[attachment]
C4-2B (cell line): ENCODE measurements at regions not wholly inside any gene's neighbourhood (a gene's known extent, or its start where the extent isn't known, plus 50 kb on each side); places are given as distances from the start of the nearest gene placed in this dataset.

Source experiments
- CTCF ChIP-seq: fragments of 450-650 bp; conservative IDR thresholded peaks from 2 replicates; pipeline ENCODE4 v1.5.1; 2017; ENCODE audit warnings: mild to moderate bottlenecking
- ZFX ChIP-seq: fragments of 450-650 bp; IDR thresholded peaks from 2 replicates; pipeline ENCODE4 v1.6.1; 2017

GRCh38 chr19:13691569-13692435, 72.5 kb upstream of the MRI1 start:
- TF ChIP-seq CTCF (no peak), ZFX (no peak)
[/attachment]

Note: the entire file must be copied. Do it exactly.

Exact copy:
C4-2B (cell line): ENCODE measurements at regions not wholly inside any gene's neighbourhood (a gene's known extent, or its start where the extent isn't known, plus 50 kb on each side); places are given as distances from the start of the nearest gene placed in this dataset.

Source experiments
- CTCF ChIP-seq: fragments of 450-650 bp; conservative IDR thresholded peaks from 2 replicates; pipeline ENCODE4 v1.5.1; 2017; ENCODE audit warnings: mild to moderate bottlenecking
- ZFX ChIP-seq: fragments of 450-650 bp; IDR thresholded peaks from 2 replicates; pipeline ENCODE4 v1.6.1; 2017

GRCh38 chr19:13691569-13692435, 72.5 kb upstream of the MRI1 start:
- TF ChIP-seq CTCF (no peak), ZFX (no peak)